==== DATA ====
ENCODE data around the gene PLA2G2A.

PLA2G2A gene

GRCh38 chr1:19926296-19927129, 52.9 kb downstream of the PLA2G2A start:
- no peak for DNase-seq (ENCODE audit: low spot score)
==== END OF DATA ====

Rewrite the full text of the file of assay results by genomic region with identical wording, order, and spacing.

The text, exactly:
ENCODE data around the gene PLA2G2A.

PLA2G2A gene

GRCh38 chr1:19926296-19927129, 52.9 kb downstream of the PLA2G2A start:
- no peak for DNase-seq (ENCODE audit: low spot score)